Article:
Don't miss out on the opportunity to learn more about yourself. Read our best DNA test page to find the best one for you.
It’s unclear if Orig3n is still in business, as there’s no accessible website or official list of products.
However, it’s important to note that they have not posted on their social media channels since their last controversy in 2020, and their products are only available here and there on Amazon, Walmart, and other third-party sellers.
Orig3n’s tests on these third-party sales websites are also pretty poorly reviewed overall, with some bad reviews even pre-dating any of the controversies. Consumers are complaining that the results were pretty generic and meaningless or already told them what they already knew.
Many of the more recent reviews from people who bought the tests from Amazon are also complaining that the site and app are now defunct, making registering their data and accessing their results impossible.
Some reviews from 2021 onward have said, however, that they did get to send back their test kits and get in touch with customer service, only to be told that results still haven’t been processed, even after several months.
So it’s possible that there’s still some semblance of a skeleton team at Orig3n, but they’re definitely not working full force or making themselves visible.
One of the benefits Orig3n consistently marketed was the variety of different tests offered by the company. They kept talking about how they had 19 tests that could tell you about different lifestyle-related traits and genetic predispositions.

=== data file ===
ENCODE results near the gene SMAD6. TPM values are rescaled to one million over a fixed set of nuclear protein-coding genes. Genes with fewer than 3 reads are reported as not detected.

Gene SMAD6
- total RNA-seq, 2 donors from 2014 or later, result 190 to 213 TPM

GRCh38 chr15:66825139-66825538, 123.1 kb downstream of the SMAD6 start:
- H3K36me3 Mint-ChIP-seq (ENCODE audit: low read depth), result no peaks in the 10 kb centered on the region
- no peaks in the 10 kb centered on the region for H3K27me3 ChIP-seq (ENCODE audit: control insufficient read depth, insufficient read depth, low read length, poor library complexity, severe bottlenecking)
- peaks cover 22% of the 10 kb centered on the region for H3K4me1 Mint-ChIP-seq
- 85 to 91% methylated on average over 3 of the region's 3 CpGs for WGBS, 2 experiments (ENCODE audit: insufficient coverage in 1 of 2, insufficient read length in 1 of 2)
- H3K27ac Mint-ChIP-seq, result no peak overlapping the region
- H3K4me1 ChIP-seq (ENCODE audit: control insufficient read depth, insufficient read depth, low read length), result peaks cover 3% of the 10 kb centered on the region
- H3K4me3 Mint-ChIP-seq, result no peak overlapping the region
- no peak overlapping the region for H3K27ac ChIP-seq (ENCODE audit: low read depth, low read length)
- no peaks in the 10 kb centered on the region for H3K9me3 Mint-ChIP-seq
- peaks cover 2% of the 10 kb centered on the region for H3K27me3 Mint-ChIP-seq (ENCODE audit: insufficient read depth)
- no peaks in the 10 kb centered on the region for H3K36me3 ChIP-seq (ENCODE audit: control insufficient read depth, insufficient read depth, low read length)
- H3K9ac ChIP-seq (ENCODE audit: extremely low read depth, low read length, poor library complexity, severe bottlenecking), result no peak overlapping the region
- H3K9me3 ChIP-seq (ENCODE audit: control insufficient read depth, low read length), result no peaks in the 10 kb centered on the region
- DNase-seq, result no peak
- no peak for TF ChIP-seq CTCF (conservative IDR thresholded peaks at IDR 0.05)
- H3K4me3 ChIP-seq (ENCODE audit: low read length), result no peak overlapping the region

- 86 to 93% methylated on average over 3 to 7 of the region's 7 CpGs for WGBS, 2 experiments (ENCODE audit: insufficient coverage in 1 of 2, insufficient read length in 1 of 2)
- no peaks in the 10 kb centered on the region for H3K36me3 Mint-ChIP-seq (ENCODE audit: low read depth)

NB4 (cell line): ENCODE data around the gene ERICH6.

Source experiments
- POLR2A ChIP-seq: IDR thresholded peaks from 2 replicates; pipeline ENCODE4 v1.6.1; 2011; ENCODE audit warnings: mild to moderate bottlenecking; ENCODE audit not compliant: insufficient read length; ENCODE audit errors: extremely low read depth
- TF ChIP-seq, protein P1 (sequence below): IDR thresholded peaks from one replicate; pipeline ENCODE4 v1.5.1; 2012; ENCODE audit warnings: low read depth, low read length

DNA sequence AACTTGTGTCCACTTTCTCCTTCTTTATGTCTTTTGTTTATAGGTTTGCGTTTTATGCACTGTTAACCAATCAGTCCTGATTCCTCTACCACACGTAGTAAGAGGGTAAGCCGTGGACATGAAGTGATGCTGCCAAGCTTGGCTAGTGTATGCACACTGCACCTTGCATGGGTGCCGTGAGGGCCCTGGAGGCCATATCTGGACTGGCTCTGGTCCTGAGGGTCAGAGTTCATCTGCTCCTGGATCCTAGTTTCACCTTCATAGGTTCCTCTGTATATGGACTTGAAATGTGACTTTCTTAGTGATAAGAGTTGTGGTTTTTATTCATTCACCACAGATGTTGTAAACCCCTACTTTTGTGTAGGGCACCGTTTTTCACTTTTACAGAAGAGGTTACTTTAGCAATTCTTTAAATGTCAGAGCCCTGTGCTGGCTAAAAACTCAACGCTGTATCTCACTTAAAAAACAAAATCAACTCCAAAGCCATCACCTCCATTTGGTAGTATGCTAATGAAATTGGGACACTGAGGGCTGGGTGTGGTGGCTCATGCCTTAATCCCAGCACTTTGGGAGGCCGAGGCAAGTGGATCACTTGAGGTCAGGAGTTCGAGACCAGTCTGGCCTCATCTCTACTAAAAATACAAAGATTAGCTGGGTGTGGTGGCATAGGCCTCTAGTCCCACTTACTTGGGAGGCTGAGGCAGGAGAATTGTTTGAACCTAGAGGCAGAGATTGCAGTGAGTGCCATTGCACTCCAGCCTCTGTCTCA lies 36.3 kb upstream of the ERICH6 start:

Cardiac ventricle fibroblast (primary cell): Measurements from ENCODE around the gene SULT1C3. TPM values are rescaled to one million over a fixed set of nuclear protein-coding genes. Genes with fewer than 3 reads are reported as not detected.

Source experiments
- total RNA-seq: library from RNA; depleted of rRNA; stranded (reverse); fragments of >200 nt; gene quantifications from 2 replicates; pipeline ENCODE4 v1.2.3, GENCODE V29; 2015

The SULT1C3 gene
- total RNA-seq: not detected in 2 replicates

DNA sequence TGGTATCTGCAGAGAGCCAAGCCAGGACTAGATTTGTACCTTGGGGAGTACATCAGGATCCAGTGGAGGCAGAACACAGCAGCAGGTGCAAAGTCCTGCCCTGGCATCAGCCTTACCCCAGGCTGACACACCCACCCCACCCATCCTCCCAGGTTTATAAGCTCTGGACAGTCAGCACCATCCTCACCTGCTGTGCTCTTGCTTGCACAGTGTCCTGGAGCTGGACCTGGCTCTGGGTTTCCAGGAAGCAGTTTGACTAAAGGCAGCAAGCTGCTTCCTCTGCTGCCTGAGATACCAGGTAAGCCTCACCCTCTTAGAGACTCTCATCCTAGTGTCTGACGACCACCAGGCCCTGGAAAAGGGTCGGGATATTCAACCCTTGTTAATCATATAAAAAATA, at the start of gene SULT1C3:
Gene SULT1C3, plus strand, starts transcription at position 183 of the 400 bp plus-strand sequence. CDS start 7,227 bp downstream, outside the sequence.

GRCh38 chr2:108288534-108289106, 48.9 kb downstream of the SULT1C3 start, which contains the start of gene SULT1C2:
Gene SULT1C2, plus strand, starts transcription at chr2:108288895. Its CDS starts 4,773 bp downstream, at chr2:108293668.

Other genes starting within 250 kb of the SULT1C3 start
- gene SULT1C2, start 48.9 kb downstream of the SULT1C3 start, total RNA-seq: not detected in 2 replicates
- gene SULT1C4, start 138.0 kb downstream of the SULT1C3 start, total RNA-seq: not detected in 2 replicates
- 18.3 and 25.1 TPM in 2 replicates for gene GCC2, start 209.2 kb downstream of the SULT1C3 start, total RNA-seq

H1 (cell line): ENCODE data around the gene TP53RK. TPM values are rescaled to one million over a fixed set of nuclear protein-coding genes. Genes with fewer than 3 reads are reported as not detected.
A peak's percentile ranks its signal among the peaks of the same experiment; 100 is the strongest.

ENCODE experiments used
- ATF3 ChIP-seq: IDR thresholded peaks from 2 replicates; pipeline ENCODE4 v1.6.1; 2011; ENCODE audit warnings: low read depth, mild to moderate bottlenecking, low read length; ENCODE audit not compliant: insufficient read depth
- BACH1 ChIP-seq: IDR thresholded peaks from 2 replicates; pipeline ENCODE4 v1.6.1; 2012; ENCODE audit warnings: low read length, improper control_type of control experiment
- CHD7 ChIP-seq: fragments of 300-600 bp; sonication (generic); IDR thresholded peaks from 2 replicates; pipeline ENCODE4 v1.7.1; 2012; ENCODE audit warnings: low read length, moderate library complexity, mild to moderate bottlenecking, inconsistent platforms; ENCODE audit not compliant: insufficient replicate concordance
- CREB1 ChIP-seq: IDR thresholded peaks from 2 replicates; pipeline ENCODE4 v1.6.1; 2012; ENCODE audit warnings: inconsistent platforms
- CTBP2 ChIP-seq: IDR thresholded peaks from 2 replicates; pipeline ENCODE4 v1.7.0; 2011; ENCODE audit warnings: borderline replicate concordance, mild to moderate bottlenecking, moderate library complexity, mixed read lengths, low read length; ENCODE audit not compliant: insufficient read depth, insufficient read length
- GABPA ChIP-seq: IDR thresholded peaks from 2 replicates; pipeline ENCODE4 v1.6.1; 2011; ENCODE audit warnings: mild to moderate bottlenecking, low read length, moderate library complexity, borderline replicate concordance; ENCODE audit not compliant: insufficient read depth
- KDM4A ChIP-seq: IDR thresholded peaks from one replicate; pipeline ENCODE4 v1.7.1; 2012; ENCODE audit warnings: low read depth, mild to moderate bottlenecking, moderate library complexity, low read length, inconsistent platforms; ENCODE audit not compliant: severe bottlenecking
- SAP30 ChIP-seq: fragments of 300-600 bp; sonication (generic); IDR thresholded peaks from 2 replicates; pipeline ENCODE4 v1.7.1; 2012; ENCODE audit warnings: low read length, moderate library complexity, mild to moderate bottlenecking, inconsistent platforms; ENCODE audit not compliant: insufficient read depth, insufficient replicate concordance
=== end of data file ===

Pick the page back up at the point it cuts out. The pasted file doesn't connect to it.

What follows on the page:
Orig3n’s tests provided information about:
These tests were marketed as offering a wide range of information that you could use to improve your health and make better lifestyle decisions.
Orig3n also offered mini-tests that addressed a “more focused” set of gene variants.
These tests offered information about specific issues, such as:
It’s easy to see how a look into your body’s response to various things on a molecular level would be helpful. For example, if you learn you are especially sensitive to caffeine, or you have out-of-the-norm alcohol intolerance, you can adjust your behavior to better suit your health.
Orig3n also prided itself on the fact that you didn’t have to do the test 19 times, it was a single genotyping test, and the results were just sold separately. However, despite its claims of comprehensive testing and cutting-edge research, Orig3n let a lot of people down.
Depending on the kind of test you chose, you would get different results per report.
You first had to decide what kind of test you wanted to take. Depending on what you wanted to find out more about, you could zero in from there. Most people based their choices on their suspected health risks or if they wanted to learn more about their bodies to optimize workouts and nutrition.
For example, if you have a family history of alcoholism, you might be interested in learning about your alcohol tolerance. If you are overweight, you might want to know more about your metabolism.
This variety and wealth of information is what made Orig3n so appealing to such a wide audience before they were caught cutting corners.
Some of the most popular test options from Orig3n’s included:
Source: Jonathan Borba on Unsplash.com
Those interested in better weight management and their own athletic prowess used Orig3n’s Fitness DNA Test and the Nutrition Test. Each of these provided personalized information that helped you better understand your metabolism and how efficient your body is at building and repairing muscle.
The Fitness and Nutrition results were meant to help you learn about how long it takes you to recover, what can help you feel fuller after eating, and how sensitive your body is to sugar.
The Nutrition Tests provided information to help you better design your diet and exercise routine. You’d learn about your body’s ability to break down food, what vitamins you might need, and whether or not you have food sensitivities.
However, when Orig3n was suffering bad PR from its scandals, these tests were met with a lot of skepticism.